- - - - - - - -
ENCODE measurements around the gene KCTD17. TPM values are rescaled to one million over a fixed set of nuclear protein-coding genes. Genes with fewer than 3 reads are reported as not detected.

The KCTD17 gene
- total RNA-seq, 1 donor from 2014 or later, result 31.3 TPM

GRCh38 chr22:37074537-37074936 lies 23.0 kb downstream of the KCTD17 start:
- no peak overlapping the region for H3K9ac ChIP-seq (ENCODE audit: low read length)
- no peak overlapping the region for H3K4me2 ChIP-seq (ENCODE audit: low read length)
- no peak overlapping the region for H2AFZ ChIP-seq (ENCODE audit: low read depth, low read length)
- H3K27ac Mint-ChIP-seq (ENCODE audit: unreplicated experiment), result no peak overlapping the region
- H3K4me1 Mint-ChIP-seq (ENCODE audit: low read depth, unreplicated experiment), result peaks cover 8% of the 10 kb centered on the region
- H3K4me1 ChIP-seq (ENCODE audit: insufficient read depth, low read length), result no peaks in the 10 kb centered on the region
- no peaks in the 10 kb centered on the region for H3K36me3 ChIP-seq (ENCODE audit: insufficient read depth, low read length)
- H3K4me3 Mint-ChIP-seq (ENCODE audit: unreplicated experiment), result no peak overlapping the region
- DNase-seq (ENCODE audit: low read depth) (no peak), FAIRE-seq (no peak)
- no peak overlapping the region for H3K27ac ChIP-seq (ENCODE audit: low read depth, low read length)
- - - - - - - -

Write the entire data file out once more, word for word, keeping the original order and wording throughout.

ENCODE measurements around the gene KCTD17. TPM values are rescaled to one million over a fixed set of nuclear protein-coding genes. Genes with fewer than 3 reads are reported as not detected.

The KCTD17 gene
- total RNA-seq, 1 donor from 2014 or later, result 31.3 TPM

GRCh38 chr22:37074537-37074936 lies 23.0 kb downstream of the KCTD17 start:
- no peak overlapping the region for H3K9ac ChIP-seq (ENCODE audit: low read length)
- no peak overlapping the region for H3K4me2 ChIP-seq (ENCODE audit: low read length)
- no peak overlapping the region for H2AFZ ChIP-seq (ENCODE audit: low read depth, low read length)
- H3K27ac Mint-ChIP-seq (ENCODE audit: unreplicated experiment), result no peak overlapping the region
- H3K4me1 Mint-ChIP-seq (ENCODE audit: low read depth, unreplicated experiment), result peaks cover 8% of the 10 kb centered on the region
- H3K4me1 ChIP-seq (ENCODE audit: insufficient read depth, low read length), result no peaks in the 10 kb centered on the region
- no peaks in the 10 kb centered on the region for H3K36me3 ChIP-seq (ENCODE audit: insufficient read depth, low read length)
- H3K4me3 Mint-ChIP-seq (ENCODE audit: unreplicated experiment), result no peak overlapping the region
- DNase-seq (ENCODE audit: low read depth) (no peak), FAIRE-seq (no peak)
- no peak overlapping the region for H3K27ac ChIP-seq (ENCODE audit: low read depth, low read length)